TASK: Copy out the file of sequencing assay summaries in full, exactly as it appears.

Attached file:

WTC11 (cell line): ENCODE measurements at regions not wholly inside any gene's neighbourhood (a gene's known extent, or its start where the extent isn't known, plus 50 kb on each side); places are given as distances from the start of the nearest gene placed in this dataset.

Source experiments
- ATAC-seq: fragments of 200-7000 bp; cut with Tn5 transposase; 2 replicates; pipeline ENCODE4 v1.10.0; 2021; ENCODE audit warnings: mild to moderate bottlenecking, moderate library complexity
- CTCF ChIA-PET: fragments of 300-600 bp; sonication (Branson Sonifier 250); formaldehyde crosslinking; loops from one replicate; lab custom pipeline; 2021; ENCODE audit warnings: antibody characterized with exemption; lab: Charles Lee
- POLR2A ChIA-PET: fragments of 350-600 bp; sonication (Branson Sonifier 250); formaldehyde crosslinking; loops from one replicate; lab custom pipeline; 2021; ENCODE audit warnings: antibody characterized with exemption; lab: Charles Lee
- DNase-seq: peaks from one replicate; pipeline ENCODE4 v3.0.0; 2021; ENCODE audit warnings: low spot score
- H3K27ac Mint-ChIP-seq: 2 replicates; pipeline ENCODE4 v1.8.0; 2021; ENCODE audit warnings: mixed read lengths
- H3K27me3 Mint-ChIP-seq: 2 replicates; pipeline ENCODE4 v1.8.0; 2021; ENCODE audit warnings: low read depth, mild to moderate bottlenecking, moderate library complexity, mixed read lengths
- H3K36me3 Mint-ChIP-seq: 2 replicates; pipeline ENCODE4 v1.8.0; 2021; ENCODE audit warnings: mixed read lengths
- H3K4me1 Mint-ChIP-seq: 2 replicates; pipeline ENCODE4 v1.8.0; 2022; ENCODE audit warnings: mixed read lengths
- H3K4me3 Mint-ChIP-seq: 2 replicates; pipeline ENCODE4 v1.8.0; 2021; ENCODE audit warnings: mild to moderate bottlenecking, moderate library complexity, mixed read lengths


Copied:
WTC11 (cell line): ENCODE measurements at regions not wholly inside any gene's neighbourhood (a gene's known extent, or its start where the extent isn't known, plus 50 kb on each side); places are given as distances from the start of the nearest gene placed in this dataset.

Source experiments
- ATAC-seq: fragments of 200-7000 bp; cut with Tn5 transposase; 2 replicates; pipeline ENCODE4 v1.10.0; 2021; ENCODE audit warnings: mild to moderate bottlenecking, moderate library complexity
- CTCF ChIA-PET: fragments of 300-600 bp; sonication (Branson Sonifier 250); formaldehyde crosslinking; loops from one replicate; lab custom pipeline; 2021; ENCODE audit warnings: antibody characterized with exemption; lab: Charles Lee
- POLR2A ChIA-PET: fragments of 350-600 bp; sonication (Branson Sonifier 250); formaldehyde crosslinking; loops from one replicate; lab custom pipeline; 2021; ENCODE audit warnings: antibody characterized with exemption; lab: Charles Lee
- DNase-seq: peaks from one replicate; pipeline ENCODE4 v3.0.0; 2021; ENCODE audit warnings: low spot score
- H3K27ac Mint-ChIP-seq: 2 replicates; pipeline ENCODE4 v1.8.0; 2021; ENCODE audit warnings: mixed read lengths
- H3K27me3 Mint-ChIP-seq: 2 replicates; pipeline ENCODE4 v1.8.0; 2021; ENCODE audit warnings: low read depth, mild to moderate bottlenecking, moderate library complexity, mixed read lengths
- H3K36me3 Mint-ChIP-seq: 2 replicates; pipeline ENCODE4 v1.8.0; 2021; ENCODE audit warnings: mixed read lengths
- H3K4me1 Mint-ChIP-seq: 2 replicates; pipeline ENCODE4 v1.8.0; 2022; ENCODE audit warnings: mixed read lengths
- H3K4me3 Mint-ChIP-seq: 2 replicates; pipeline ENCODE4 v1.8.0; 2021; ENCODE audit warnings: mild to moderate bottlenecking, moderate library complexity, mixed read lengths